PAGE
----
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How to Get Started with an IEP
Sometimes it may be trying to consider if your child needs extra help in the classroom setting. Here’s some advice on how to get started with an IEP that I have learned as both a mother of a child who had an IEP and a teacher/RTI in the public school system.
You first need to ask yourself, what are the things you are concerned about when it comes to your child and learning? Does your child have an existing learning disability? Does your child struggle with attention? These are questions that you need to ask yourself at the beginning of each school year. By doing this, you will not only be helping your child but also helping the school system, which by the way is already overwhelmed with balancing and figuring out the needs of all the new/existing students.
Did you know that for your child to get extra time on a test, it needs to be legally documented and approved by the school? If your child has been diagnosed with ADD or ADHD, this is something you’re gonna want to look into! So how does one get started on with an IEP?
Not everyone will qualify for an IEP.
Now, I’m not saying that every child who comes into the school system who struggles with learning is going to qualify for an IEP or 504. There is a checklist for both an IEP and 504. Some students require extra help and that will look more like after school tutoring. For the students who have an existing medical diagnosis, they will need to apply for an IEP or a 504 to get the extra help that they need in order to be successful in the classroom. So many parents don’t realize that for their child to get the extra help, they will have to meet with the school and have their child evaluated by the school to see if they can come up with or qualify for an IEP or 504.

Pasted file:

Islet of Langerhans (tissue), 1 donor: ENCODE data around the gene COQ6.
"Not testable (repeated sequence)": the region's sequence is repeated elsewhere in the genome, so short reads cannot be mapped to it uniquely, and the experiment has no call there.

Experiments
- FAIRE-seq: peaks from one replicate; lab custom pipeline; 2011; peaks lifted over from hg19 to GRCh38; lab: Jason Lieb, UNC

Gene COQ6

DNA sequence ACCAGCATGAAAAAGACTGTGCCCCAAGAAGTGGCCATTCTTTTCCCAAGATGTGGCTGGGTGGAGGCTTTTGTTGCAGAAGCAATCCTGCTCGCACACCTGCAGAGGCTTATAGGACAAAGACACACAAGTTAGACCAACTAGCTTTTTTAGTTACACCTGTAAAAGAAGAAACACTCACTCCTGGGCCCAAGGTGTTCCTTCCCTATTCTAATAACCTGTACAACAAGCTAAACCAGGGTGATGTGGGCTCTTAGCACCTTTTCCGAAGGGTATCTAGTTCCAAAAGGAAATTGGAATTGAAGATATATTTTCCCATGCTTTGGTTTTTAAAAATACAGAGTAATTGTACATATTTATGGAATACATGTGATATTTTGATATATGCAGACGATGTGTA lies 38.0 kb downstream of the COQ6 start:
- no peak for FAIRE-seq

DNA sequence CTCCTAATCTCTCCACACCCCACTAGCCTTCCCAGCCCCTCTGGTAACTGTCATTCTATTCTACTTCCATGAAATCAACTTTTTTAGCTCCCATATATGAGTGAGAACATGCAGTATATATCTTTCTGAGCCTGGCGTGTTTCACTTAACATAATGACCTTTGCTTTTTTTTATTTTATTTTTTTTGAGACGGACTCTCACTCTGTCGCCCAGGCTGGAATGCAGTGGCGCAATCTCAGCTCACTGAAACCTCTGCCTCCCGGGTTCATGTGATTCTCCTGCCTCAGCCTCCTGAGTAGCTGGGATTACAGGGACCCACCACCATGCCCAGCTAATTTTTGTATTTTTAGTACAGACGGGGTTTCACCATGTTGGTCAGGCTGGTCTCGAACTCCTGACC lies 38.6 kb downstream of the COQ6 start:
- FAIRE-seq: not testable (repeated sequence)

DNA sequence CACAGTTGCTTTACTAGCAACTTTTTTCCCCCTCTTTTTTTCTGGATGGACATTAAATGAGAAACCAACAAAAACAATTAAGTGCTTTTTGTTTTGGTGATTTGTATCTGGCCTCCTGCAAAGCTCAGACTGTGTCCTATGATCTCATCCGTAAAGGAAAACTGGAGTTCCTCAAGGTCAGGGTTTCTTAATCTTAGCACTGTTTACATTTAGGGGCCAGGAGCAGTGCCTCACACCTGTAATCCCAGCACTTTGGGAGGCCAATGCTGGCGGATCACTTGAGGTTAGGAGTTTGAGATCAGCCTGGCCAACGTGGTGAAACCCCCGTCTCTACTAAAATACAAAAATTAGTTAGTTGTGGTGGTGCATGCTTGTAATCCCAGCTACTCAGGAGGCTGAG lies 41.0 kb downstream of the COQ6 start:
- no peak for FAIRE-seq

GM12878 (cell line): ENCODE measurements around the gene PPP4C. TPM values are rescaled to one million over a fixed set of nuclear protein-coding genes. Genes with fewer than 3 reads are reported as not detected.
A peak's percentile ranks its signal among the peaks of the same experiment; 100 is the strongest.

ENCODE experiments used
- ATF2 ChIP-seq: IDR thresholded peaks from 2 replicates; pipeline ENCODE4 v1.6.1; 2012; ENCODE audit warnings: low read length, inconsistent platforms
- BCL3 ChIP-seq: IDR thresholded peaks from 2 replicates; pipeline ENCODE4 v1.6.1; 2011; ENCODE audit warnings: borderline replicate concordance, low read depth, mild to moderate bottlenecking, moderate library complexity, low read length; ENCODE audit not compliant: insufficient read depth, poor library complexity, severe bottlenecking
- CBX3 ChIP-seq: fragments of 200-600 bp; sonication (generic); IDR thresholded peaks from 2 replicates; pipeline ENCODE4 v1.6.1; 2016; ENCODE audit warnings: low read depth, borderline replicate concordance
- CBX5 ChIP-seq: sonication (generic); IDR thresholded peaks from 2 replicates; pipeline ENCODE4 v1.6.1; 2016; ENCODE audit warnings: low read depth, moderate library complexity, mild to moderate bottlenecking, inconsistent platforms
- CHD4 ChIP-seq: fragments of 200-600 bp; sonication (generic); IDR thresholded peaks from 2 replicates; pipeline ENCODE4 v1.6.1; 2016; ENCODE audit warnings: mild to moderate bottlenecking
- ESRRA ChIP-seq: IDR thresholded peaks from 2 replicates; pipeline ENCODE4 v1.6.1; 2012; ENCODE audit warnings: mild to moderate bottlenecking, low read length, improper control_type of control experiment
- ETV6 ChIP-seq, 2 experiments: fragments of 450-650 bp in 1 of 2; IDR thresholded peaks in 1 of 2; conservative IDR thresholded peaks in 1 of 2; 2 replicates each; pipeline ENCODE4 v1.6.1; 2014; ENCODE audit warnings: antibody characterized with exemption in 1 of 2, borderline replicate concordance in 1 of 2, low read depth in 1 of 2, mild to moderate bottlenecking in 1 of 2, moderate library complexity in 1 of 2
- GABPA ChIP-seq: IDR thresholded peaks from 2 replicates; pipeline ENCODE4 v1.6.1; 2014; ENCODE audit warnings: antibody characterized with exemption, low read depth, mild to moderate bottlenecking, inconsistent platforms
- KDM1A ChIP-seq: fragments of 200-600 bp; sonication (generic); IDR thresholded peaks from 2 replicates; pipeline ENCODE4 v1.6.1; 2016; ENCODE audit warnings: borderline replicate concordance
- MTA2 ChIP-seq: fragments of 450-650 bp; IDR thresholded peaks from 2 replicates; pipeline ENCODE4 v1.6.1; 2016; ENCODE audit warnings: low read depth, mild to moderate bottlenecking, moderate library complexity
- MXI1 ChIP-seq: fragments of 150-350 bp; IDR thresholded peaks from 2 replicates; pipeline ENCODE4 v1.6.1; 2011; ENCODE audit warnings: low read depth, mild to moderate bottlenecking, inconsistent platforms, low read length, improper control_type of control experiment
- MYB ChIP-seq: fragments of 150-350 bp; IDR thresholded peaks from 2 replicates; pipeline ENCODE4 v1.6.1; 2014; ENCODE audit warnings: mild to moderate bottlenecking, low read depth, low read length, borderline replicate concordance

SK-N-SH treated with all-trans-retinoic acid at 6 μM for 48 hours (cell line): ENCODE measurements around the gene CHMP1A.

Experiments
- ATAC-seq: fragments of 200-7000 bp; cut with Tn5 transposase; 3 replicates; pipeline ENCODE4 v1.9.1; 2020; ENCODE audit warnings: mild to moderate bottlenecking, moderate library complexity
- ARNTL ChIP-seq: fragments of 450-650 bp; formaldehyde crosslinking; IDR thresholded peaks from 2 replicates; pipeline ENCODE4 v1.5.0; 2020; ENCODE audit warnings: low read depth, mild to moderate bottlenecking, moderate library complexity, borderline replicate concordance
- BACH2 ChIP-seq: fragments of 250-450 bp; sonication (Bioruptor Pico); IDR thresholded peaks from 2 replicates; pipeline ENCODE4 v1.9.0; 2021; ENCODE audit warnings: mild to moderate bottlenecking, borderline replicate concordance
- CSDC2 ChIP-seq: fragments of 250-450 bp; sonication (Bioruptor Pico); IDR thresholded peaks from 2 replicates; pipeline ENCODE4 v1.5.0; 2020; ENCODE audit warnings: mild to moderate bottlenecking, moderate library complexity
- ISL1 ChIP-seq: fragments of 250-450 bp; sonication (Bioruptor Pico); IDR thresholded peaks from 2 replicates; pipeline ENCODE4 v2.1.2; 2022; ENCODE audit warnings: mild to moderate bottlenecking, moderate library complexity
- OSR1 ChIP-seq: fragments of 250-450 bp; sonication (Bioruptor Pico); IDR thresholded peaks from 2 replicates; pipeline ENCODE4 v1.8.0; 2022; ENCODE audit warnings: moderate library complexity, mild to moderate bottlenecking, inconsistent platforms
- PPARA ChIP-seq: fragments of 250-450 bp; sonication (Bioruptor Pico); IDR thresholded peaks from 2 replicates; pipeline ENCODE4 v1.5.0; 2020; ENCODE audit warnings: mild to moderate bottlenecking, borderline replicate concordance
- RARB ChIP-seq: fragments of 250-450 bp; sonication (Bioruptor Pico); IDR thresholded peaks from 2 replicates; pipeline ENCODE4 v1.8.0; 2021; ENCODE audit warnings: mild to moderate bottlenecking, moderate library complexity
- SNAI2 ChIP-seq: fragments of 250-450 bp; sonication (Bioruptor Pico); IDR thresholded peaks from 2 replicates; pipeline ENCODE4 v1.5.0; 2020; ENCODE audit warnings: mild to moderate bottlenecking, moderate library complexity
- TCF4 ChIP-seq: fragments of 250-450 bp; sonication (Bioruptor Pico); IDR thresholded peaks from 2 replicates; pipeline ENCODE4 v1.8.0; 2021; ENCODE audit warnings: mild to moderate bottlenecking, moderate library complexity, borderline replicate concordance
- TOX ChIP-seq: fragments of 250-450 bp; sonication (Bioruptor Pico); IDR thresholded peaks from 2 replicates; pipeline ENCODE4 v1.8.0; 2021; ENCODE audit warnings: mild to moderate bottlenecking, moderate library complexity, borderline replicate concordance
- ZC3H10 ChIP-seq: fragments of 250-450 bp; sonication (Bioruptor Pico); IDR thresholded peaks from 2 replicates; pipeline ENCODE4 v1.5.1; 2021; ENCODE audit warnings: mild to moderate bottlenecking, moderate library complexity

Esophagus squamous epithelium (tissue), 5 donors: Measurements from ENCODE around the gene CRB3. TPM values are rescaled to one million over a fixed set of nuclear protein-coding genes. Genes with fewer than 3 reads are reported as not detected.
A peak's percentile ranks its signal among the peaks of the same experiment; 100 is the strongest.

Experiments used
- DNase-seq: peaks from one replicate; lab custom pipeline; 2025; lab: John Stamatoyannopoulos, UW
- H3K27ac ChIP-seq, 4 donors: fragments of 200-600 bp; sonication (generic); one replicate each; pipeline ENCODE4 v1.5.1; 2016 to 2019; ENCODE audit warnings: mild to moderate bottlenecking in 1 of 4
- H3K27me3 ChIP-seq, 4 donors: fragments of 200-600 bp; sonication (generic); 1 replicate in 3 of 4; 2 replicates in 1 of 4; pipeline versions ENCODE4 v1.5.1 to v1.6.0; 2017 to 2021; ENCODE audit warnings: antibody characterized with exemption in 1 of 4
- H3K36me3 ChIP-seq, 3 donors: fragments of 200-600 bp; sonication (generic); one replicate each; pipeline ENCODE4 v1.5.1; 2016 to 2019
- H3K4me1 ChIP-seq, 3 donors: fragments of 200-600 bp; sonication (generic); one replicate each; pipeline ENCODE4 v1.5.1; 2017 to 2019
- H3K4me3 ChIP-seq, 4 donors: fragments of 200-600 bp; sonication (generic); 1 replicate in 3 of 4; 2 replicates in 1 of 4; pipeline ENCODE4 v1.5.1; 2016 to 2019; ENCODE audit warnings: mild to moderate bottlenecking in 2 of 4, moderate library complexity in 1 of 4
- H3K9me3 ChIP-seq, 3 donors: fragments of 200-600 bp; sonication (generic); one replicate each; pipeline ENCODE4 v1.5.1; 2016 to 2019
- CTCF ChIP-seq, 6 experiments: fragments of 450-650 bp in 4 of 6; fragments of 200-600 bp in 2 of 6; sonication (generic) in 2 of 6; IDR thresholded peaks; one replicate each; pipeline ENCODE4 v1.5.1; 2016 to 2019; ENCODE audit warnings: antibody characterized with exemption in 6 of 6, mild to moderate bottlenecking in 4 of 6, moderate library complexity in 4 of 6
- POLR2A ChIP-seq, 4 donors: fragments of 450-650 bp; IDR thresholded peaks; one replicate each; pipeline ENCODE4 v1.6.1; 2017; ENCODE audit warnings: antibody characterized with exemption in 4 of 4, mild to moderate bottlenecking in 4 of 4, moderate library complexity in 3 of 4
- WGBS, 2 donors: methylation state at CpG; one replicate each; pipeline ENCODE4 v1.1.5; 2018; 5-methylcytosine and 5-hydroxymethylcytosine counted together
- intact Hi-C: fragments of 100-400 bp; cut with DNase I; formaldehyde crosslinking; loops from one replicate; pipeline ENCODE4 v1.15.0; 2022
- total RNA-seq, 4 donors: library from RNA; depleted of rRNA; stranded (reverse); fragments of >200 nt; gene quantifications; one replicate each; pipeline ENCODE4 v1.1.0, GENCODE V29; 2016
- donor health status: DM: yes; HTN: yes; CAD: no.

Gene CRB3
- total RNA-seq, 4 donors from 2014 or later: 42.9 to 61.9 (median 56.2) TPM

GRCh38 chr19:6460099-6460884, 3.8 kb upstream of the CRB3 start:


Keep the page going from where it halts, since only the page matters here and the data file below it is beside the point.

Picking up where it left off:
Make a point at the beginning of the school year to set up an appointment with your school administration so that you can discuss what you’re concerned about it when it comes to your child in the education system and how their medical diagnosis is affecting their learning in the classroom. By taking this initiative, you are going to help your child be more successful in the classroom. This is going to not only help them with their grades, but it’s also going to help them emotionally. Prepping your child for success rather than failure.
Reached out with concerns, now what?
Lastly, you need to follow through! There are many changes going on in the school system and the administration has a lot on their plate. It’s the beginning of the school year and everyone is juggling with new students and making sure everyone gets what they need to be successful in the classroom. So follow up! Don’t just leave a call and expect them to continue to reach out to you for follow up. In order for a successful IEP, the parents and the school need to work as a team.
It doesn’t hurt to ask.
Let’s start the school year off on the right foot. If you have any doubts about your child in the classroom, ask! Don’t sit back and wait for failure. Reach out and let the teacher and school know of your concerns. This is one of the best things you can do for your child. Let me tell you, initiating an IEP for my son was one of the best things I have done for him when it comes to education!